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I wrote a poem for my brother’s birthday— I thought. Then I reread it and saw it was end-stopped prose, the only virtue of which was knowing that I had written it. There is something mirage-like about seeing your own written work: the familiarity of your authorship whispers assurances of its worth. And then you recognize the shimmering, and you have to decide whether to force yourself to acknowledge the mirage, or double down on the fantasy.

I will fold, this time, and instead tell a story I have never related. My brother was five years behind me at the same private, all boys school I attended. It was a place that cloaked its viciousness in striped ties and maroon blazers. There was a boy in my brother’s class everyone mocked: he wore two large hearing aids, and he was alarmingly unathletic. He struggled, that kid, to carry his books down the jostling stairs, and to navigate the cafeteria line, and to walk through the baseball game in the playground. His name was Eric Jay.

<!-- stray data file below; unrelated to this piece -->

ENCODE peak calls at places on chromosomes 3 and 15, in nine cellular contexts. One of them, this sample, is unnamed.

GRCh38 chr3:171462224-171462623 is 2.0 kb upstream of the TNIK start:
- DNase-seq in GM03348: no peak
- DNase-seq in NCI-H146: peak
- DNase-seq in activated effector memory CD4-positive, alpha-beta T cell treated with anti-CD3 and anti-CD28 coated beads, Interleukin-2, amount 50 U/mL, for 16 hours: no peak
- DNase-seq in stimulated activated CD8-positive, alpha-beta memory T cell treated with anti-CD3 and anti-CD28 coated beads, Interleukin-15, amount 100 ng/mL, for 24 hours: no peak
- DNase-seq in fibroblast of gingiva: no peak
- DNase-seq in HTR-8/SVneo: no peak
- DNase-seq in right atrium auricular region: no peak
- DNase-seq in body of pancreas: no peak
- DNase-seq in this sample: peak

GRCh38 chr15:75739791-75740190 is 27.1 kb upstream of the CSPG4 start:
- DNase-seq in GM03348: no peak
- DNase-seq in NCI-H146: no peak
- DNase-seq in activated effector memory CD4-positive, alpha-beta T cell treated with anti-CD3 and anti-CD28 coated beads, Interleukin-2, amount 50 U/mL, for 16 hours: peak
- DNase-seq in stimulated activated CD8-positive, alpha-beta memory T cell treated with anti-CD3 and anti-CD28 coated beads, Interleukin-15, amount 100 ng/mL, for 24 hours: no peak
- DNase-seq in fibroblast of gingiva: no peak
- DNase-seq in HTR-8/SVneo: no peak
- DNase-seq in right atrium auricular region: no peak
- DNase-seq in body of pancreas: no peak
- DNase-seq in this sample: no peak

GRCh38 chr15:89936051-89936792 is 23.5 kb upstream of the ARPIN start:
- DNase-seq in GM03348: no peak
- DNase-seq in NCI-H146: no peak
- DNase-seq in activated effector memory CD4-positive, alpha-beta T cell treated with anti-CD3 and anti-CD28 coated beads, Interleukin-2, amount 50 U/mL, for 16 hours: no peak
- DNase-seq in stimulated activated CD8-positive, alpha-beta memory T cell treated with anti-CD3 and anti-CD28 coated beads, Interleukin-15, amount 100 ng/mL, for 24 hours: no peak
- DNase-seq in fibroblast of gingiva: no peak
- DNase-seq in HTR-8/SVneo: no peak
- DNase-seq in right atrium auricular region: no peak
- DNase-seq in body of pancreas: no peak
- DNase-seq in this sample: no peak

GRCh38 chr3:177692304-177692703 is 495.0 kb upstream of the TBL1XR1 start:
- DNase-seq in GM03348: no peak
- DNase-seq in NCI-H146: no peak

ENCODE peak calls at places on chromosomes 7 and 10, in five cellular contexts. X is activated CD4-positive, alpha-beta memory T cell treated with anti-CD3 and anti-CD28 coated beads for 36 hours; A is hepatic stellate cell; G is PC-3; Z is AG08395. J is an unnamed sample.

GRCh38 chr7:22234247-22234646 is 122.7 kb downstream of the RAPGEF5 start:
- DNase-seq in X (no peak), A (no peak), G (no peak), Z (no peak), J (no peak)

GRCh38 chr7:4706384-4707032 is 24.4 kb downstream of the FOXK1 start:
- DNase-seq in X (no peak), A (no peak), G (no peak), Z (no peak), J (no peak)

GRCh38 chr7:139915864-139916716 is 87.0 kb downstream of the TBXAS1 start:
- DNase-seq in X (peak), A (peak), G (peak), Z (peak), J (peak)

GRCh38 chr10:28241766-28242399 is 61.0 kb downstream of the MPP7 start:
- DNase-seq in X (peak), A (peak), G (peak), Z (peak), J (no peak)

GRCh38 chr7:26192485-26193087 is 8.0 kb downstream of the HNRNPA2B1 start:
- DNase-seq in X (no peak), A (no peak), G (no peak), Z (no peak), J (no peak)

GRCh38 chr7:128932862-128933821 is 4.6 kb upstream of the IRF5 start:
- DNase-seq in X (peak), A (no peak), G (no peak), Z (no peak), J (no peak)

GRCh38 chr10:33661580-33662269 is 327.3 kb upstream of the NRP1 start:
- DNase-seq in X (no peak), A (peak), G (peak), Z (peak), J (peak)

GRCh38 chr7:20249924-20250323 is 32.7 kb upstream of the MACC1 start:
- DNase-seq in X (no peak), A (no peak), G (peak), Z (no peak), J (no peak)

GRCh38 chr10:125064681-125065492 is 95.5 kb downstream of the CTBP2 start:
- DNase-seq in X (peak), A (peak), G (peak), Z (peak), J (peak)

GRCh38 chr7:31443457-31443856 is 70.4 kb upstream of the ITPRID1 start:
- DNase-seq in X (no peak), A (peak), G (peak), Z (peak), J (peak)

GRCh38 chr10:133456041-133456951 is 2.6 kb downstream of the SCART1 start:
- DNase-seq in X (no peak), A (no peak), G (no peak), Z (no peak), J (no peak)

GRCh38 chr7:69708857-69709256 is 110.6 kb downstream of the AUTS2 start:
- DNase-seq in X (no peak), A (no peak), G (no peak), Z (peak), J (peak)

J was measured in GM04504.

I never did anything to help him. I just watched, saddened; but I never saw overt aggressiveness, just disdain and exclusion, and so I never intervened. I had my own shit to do.

This happened twenty five years ago, and I have never recounted it, so I am struggling with what exactly the event was. Was there a fight, or did the other kids gang up on Eric? I think it was much more subtle— just another day at school. But this day I was standing off to one side, and the kids were teasing their classmate, and he was struggling, cowering maybe, and then I saw my brother go help Eric. Maybe my brother just stood with him for a second, or helped him down the stairs. But he helped a kid who needed it. I never helped Eric Jay, or stood with him, but my brother did.